Our findings show that, compared to those living in developed nations, people in countries with lower economic living standards tend to have lower online privacy concerns in regard to personal information being monitored or bought and sold. Such individuals are also relatively less concerned about a general lack of privacy due to having so much personal information about themselves on the web. These findings are aligned with the notion that privacy concern decreases with lower household income (Acquisti and Grossklags, 2006). 

 

Ad blocking – what’s the story?

Let’s be more specific – what about ad blocking? Is it ad-mageddon? Well, there is some concern…for example via The Drum:

The UK has one of the highest rates of ad blocking worldwide, with over a third (39%) of page views blocking ads, resulting in a loss of more than £2.9bn in publisher revenue in 2017, according to report by OnAudience.com.

 

Yikes! And what about beyond the UK?  This again via The Drum:

For those who need evidence that consumers are sending us a message, a recent study revealed that the inclination to download adblocking software has risen to 90% in Asia Pacific. This is especially an issue in the mobile-first world of APAC, as customers are paying with their data for irrelevant ads, which take ages to load and ruin their experience.

And it may be costing advertisers a few… billion dollars:

These kinds of estimates are inherently difficult to validate, and there are counter-arguments which suggest that ad blocking will encourage better quality ads and hence (with superior engagement and performance) improved revenues for publishers as inventory becomes more ‘premium’.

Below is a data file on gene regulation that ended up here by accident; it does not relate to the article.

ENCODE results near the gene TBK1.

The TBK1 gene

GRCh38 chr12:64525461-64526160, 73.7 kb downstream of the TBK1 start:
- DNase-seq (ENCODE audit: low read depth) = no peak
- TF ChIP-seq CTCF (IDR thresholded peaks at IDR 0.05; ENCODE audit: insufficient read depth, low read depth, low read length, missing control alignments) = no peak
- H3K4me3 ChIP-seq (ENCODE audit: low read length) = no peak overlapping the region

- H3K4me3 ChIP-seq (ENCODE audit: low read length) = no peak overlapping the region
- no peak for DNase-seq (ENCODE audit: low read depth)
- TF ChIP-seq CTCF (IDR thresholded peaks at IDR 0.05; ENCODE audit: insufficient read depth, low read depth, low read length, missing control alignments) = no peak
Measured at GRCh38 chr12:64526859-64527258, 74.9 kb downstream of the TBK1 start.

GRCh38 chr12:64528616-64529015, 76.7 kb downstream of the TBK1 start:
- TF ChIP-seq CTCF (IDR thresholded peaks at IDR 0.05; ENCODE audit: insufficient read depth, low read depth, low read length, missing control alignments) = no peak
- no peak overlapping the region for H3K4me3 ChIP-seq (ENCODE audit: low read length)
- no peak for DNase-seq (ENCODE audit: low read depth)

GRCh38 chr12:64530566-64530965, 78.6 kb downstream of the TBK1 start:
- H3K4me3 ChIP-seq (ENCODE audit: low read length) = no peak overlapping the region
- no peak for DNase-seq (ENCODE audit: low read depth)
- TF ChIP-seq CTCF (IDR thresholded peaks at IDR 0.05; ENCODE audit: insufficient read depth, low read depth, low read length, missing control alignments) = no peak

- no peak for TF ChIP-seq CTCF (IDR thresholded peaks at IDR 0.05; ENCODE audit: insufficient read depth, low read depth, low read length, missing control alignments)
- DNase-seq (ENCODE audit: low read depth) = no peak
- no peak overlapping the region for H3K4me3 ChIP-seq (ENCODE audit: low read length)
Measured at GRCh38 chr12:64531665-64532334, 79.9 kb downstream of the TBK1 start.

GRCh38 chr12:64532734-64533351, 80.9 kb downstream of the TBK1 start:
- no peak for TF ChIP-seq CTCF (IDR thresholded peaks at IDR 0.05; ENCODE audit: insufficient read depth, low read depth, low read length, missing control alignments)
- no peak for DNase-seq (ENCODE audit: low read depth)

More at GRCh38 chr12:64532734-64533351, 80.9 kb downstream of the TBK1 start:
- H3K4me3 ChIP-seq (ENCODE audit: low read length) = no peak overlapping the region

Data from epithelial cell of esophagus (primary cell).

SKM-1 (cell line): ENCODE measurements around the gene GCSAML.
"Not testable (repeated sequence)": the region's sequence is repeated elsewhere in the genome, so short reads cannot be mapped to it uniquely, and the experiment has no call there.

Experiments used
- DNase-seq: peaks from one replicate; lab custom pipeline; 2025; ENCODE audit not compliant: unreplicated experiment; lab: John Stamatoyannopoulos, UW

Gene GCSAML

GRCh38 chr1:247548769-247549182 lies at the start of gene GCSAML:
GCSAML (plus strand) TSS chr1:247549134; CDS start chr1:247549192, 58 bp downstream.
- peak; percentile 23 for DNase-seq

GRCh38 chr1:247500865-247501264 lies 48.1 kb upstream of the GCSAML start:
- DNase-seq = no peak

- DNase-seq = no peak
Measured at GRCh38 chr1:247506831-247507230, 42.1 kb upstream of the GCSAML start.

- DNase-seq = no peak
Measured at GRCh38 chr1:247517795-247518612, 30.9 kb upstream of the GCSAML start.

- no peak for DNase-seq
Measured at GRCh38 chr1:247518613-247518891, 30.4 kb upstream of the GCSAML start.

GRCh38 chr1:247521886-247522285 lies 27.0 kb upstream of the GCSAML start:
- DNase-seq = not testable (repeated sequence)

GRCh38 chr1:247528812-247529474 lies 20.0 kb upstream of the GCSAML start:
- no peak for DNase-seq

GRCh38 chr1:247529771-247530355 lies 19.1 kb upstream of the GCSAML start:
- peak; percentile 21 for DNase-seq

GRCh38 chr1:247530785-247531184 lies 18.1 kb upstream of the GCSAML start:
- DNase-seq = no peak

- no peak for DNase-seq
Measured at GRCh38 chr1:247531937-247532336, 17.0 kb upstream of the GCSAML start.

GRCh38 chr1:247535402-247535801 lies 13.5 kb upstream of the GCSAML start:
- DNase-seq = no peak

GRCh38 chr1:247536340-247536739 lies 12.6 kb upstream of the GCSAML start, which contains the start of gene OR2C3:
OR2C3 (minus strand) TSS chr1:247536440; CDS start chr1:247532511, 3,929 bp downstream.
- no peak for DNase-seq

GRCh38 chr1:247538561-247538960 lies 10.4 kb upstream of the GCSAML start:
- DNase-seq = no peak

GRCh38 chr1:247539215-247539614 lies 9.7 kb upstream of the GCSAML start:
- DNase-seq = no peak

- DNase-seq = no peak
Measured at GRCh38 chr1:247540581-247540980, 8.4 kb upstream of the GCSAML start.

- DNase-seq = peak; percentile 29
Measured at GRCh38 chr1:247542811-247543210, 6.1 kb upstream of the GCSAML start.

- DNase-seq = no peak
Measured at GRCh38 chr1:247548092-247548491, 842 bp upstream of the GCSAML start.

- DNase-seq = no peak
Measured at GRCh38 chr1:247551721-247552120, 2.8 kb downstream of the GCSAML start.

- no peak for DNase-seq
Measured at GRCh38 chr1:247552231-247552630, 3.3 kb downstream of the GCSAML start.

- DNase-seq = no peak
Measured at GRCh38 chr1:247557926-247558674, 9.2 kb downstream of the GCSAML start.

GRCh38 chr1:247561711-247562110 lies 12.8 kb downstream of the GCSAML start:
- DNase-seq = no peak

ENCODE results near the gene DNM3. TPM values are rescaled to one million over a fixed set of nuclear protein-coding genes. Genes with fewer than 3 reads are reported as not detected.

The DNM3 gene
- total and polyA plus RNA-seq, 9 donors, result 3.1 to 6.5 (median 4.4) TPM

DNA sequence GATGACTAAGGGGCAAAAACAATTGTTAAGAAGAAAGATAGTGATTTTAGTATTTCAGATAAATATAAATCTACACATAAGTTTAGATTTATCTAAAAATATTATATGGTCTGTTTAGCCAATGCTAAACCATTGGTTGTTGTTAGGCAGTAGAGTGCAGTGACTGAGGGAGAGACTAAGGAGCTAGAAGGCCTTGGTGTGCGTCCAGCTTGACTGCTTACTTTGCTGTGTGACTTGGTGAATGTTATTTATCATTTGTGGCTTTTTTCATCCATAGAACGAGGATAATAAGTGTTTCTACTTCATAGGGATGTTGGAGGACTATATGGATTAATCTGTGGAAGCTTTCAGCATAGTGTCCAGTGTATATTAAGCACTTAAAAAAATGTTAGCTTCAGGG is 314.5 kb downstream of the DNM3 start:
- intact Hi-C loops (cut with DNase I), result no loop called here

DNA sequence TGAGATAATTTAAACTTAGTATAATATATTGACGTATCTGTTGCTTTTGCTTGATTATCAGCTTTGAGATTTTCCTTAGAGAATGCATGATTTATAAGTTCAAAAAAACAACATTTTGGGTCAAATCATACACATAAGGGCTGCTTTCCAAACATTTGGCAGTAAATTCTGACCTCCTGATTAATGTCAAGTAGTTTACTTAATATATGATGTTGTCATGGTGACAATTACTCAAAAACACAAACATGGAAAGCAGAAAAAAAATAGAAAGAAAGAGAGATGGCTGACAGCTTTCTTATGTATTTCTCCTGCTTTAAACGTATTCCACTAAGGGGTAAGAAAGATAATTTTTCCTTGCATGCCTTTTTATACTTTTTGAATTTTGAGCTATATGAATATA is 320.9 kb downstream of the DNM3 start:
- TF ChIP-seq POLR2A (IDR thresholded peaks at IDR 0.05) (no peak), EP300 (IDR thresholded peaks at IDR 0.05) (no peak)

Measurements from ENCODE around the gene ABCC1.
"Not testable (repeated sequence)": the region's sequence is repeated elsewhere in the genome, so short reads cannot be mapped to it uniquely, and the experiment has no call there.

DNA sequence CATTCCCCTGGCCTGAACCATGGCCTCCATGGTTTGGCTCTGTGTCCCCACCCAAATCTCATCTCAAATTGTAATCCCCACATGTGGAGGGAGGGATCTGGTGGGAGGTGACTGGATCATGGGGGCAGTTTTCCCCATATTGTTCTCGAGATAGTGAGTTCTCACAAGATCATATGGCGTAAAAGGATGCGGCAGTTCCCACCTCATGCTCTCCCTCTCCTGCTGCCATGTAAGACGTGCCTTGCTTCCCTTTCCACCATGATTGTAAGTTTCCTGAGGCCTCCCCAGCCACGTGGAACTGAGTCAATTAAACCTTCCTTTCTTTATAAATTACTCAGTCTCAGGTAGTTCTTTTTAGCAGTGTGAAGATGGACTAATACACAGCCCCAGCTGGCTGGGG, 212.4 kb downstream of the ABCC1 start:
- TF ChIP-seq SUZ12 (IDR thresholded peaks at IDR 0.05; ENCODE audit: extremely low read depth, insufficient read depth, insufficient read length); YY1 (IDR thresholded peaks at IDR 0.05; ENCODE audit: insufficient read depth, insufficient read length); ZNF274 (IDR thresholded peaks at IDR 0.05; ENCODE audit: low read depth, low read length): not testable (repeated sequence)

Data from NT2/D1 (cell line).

But accurate data is available to better illuminate ad blocking facts, figures and trends. For example, this via IPSOS MORI:

 The most alarming statistic for advertisers is that more than half of internet users globally (57%) claim to block ads – either by using ad blocking software or manually closing out of ads. Regardless of whether these people actively use ad blockers or are just exiting or actively ignoring ads, it is a concern for the advertising industry. Ad blocking is most common in emerging economies, with India topping the list with 76% claiming to use ad blockers.

 

What about trends? Well, ad blocking is definitely in ascent across the world on desktop and, increasingly, on mobile:

 

Ad blocking shows significant adoption in top markets by ad spend. 3 of the top 10 markets (Germany, Australia. Canada) show 20% + use.

And ad block use by device type varies widely across markets:

Another pertinent question is what motivates people to use ad blockers? This via Marketing Land:

While there are many different reasons given for using an ad blocker, the bottom-line motivation is pretty simple. Either users are sick of being bombarded by ads and experiencing their effects on the user experience, or they have security or privacy concerns.

If I were writing a confession, I would tell a tale about how I nearly lost my sanity as my mobile phone choked on a 20-slide, “click-bait”-style gallery. It was ever resizing, lagging, and ads kept “enlarging” where the “next” button was located, causing me to click an ad instead of the next button. Yes, this was even on WiFi.

That was when I began using ad blockers on my desktop and phone. Maybe it was one of the first cases of PTAD (Post Traumatic Ad Disorder) ever recorded. I’m getting long in the tooth and don’t appreciate having my precious remaining moments sucked up by ads.

 

Let’s frame this with some data. First, via Hubspot: